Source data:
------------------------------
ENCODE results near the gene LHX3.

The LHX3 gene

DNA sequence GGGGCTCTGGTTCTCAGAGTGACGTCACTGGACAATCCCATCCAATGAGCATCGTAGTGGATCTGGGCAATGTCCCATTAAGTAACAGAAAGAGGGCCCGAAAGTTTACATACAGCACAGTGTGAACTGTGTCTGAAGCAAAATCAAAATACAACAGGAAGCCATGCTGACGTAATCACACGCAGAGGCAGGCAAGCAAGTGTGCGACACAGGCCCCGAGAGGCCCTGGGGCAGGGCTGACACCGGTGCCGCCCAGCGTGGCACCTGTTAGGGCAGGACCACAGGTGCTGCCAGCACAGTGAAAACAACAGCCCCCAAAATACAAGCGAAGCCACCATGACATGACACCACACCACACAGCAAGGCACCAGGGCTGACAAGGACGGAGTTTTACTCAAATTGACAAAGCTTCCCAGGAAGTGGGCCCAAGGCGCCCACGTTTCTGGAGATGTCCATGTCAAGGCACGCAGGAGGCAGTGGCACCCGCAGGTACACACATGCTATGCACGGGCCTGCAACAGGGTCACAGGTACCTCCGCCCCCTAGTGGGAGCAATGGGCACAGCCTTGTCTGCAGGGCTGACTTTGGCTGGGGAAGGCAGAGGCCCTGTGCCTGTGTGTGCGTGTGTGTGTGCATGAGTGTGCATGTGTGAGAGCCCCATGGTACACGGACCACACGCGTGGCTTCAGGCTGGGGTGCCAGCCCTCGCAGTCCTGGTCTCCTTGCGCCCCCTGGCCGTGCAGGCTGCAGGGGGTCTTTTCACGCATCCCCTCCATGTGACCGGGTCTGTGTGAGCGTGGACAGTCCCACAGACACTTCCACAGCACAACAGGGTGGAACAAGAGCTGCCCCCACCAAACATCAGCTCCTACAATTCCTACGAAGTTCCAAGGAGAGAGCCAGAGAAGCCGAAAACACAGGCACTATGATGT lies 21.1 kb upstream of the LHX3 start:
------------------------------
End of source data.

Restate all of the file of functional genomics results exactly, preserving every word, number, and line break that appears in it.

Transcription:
ENCODE results near the gene LHX3.

The LHX3 gene

DNA sequence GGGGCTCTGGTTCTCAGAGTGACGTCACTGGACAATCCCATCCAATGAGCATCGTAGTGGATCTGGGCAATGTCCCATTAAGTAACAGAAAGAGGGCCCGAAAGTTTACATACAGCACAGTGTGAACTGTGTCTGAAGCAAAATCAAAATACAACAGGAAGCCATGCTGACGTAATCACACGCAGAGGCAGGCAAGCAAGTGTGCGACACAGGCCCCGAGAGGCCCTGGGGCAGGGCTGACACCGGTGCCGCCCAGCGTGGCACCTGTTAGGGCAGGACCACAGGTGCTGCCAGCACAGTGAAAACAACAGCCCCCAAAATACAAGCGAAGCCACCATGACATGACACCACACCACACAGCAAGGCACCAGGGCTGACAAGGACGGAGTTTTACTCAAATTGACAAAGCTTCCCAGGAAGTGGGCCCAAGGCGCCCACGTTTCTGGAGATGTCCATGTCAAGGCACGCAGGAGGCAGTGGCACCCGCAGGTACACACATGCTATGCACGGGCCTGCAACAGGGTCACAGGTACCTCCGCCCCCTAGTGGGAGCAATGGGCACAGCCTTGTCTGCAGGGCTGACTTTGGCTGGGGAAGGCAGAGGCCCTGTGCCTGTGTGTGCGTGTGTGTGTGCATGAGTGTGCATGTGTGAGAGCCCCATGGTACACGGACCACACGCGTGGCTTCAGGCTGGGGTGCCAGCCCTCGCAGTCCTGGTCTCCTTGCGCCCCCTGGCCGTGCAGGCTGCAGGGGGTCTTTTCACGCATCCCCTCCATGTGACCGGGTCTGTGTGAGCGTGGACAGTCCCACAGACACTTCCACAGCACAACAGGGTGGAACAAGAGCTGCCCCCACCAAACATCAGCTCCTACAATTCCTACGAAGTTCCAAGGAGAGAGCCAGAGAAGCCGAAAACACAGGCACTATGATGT lies 21.1 kb upstream of the LHX3 start: